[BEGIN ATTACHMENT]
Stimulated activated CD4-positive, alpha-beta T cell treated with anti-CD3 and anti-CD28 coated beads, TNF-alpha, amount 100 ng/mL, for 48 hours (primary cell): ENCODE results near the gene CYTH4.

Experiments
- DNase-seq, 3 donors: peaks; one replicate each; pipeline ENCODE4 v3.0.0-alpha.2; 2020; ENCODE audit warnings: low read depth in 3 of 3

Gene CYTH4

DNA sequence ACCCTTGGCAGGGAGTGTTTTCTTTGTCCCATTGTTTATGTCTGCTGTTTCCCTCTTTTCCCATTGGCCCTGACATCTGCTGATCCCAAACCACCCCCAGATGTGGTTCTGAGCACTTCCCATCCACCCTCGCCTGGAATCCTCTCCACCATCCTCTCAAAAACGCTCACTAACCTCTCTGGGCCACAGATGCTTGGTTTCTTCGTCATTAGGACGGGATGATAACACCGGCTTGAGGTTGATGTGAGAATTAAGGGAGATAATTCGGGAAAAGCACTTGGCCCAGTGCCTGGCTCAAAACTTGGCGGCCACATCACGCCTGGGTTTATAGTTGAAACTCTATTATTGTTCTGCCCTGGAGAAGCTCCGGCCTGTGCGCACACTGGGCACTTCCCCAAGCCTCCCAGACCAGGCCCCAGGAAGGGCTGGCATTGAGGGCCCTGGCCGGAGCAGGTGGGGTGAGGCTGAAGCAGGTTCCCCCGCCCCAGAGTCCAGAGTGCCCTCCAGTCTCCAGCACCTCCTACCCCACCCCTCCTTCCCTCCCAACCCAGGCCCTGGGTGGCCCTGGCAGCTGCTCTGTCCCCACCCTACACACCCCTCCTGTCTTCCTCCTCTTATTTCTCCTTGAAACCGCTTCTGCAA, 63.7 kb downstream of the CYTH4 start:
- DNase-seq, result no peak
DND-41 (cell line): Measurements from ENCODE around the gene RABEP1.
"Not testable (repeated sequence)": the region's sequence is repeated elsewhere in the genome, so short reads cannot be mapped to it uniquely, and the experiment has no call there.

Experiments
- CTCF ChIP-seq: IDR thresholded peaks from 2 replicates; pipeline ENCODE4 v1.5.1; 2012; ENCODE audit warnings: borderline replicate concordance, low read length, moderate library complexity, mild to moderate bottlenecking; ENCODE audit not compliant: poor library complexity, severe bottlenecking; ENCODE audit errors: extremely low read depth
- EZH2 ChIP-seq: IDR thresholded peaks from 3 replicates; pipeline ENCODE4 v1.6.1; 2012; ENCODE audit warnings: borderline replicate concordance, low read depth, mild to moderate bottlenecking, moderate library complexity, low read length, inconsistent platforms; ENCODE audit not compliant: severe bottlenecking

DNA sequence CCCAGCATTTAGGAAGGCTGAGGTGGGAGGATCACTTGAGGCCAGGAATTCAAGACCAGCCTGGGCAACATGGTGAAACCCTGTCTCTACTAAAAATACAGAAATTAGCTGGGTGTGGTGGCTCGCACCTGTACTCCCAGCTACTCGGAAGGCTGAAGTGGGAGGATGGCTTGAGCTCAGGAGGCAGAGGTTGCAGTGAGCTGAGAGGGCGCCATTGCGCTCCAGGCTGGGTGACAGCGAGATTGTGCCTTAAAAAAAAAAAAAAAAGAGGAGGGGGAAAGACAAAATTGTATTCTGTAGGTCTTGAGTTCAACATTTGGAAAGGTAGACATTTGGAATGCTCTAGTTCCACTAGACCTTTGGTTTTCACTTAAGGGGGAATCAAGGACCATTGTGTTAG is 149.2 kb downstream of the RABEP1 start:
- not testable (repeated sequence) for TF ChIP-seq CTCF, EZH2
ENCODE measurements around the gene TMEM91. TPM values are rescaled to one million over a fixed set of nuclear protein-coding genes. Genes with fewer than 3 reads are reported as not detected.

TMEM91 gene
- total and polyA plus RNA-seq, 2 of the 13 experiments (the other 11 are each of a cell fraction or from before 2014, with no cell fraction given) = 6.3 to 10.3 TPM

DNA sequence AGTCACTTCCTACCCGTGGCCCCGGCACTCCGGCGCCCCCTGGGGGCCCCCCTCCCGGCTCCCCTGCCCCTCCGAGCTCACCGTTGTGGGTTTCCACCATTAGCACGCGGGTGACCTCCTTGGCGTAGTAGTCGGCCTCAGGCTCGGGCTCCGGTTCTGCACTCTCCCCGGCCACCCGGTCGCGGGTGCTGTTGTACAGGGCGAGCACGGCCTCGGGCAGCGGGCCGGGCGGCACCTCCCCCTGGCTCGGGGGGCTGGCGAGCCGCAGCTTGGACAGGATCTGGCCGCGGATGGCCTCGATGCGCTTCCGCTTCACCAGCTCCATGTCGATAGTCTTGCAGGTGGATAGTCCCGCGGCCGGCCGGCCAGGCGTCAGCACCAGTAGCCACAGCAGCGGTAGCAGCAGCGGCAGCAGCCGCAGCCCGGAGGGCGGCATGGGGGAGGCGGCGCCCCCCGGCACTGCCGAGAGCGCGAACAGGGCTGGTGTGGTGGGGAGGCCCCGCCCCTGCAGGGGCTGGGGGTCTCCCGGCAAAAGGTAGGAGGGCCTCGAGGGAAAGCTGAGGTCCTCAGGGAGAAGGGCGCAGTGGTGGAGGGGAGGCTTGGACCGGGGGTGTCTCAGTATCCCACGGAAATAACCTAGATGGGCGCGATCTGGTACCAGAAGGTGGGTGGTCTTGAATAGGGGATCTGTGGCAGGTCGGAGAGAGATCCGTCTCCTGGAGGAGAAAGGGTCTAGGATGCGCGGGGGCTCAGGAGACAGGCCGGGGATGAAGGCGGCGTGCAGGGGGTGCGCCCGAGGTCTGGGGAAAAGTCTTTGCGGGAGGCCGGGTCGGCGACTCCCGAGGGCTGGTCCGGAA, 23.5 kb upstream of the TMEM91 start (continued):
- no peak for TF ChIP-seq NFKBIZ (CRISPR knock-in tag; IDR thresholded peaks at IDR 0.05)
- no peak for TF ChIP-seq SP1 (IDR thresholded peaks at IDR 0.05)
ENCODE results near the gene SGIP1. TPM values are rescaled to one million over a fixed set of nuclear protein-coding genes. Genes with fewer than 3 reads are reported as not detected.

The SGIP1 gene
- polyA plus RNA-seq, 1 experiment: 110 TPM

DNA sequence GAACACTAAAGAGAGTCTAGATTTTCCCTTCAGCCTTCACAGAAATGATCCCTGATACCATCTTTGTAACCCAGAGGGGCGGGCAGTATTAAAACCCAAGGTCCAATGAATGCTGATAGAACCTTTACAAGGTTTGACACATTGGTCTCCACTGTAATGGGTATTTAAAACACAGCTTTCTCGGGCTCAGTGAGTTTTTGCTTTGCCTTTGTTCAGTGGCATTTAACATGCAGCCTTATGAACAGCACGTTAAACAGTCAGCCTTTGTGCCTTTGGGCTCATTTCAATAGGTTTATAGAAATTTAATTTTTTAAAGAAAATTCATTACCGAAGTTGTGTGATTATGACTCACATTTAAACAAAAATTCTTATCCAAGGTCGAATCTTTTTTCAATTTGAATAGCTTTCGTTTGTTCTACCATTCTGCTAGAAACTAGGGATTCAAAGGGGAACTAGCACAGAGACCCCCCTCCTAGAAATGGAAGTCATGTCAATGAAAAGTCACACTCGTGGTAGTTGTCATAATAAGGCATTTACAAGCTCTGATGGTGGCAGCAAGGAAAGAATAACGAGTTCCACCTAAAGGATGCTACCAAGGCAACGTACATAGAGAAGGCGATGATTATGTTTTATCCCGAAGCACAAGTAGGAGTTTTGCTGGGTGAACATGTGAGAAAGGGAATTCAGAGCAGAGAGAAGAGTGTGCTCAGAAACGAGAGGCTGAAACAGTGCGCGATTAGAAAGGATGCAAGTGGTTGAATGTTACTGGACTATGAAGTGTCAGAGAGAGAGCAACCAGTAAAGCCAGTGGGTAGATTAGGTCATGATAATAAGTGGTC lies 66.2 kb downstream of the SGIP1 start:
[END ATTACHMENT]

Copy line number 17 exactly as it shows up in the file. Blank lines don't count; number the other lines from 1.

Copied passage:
DNA sequence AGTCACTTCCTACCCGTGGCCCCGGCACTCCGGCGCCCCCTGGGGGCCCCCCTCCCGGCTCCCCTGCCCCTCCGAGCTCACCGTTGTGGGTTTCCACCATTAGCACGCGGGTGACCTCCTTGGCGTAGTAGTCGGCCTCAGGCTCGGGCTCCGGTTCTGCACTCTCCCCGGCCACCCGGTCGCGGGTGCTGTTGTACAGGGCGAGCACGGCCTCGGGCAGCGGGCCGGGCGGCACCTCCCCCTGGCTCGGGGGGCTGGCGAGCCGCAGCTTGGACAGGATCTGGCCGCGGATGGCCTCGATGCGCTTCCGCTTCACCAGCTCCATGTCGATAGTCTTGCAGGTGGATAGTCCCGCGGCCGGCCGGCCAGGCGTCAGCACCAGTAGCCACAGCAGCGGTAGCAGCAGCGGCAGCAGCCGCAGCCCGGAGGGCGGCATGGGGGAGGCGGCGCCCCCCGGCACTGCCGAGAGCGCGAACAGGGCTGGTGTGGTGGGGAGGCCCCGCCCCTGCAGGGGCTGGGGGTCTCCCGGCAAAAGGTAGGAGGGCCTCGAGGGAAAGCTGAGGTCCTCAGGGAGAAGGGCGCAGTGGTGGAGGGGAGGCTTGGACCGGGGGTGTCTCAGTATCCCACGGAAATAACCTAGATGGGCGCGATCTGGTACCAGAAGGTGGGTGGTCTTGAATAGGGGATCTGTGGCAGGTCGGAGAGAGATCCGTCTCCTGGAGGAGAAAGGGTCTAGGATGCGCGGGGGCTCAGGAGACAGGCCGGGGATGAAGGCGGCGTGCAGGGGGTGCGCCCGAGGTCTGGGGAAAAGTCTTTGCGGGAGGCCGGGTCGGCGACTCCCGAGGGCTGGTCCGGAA, 23.5 kb upstream of the TMEM91 start (continued):